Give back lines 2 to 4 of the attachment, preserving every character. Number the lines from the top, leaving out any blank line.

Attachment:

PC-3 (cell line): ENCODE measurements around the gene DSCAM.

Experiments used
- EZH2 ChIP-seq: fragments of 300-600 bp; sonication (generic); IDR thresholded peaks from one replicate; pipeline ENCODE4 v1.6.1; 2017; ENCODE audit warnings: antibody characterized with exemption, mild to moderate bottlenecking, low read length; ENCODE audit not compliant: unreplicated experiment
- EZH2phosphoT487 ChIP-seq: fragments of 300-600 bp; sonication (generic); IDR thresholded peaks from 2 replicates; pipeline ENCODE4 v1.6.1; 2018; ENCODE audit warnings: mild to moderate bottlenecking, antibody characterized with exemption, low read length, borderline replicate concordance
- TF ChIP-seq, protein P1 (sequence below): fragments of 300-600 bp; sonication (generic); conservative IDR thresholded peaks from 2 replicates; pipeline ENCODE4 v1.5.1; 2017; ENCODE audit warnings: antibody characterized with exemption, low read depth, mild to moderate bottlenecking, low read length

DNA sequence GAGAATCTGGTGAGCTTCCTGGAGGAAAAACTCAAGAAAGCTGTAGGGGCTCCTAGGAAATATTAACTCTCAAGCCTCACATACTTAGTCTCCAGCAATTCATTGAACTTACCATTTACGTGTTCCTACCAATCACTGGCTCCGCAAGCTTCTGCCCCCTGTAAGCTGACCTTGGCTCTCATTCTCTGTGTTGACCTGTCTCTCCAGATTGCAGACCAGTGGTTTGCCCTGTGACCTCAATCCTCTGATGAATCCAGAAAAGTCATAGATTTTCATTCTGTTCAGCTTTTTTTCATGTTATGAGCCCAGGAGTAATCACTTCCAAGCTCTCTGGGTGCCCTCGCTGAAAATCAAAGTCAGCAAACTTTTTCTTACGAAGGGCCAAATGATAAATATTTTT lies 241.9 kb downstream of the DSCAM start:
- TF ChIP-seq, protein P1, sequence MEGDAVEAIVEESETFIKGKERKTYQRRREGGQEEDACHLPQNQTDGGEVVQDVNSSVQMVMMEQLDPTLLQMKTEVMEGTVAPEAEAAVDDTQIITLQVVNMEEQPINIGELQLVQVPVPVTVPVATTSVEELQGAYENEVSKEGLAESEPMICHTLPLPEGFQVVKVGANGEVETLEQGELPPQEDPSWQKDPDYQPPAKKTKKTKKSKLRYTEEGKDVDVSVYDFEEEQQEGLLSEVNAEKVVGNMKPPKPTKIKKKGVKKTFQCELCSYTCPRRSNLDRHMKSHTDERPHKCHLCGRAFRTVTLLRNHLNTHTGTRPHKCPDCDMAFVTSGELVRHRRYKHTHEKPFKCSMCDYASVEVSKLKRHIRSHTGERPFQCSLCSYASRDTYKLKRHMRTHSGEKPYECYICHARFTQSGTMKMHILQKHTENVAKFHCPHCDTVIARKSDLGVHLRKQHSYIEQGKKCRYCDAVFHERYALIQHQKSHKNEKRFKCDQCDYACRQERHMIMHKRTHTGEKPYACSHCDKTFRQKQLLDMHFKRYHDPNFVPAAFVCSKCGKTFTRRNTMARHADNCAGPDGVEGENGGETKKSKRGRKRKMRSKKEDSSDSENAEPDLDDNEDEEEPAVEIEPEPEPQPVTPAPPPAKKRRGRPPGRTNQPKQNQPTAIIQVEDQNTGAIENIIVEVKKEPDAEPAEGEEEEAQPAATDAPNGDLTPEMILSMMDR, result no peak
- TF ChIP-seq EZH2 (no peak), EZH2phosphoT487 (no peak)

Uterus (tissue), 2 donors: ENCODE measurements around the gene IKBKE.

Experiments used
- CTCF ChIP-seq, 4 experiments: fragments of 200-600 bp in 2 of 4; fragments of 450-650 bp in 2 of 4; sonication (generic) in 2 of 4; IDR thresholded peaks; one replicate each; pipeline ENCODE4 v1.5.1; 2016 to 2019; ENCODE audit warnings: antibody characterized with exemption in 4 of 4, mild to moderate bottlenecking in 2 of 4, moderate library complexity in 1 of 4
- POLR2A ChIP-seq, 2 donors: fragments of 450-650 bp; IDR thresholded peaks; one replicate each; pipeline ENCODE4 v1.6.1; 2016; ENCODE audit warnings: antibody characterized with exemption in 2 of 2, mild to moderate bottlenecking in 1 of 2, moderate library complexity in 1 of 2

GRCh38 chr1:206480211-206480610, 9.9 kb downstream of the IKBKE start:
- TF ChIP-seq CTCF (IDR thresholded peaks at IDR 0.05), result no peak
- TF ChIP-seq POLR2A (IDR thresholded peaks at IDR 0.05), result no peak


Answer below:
Experiments used
- EZH2 ChIP-seq: fragments of 300-600 bp; sonication (generic); IDR thresholded peaks from one replicate; pipeline ENCODE4 v1.6.1; 2017; ENCODE audit warnings: antibody characterized with exemption, mild to moderate bottlenecking, low read length; ENCODE audit not compliant: unreplicated experiment
- EZH2phosphoT487 ChIP-seq: fragments of 300-600 bp; sonication (generic); IDR thresholded peaks from 2 replicates; pipeline ENCODE4 v1.6.1; 2018; ENCODE audit warnings: mild to moderate bottlenecking, antibody characterized with exemption, low read length, borderline replicate concordance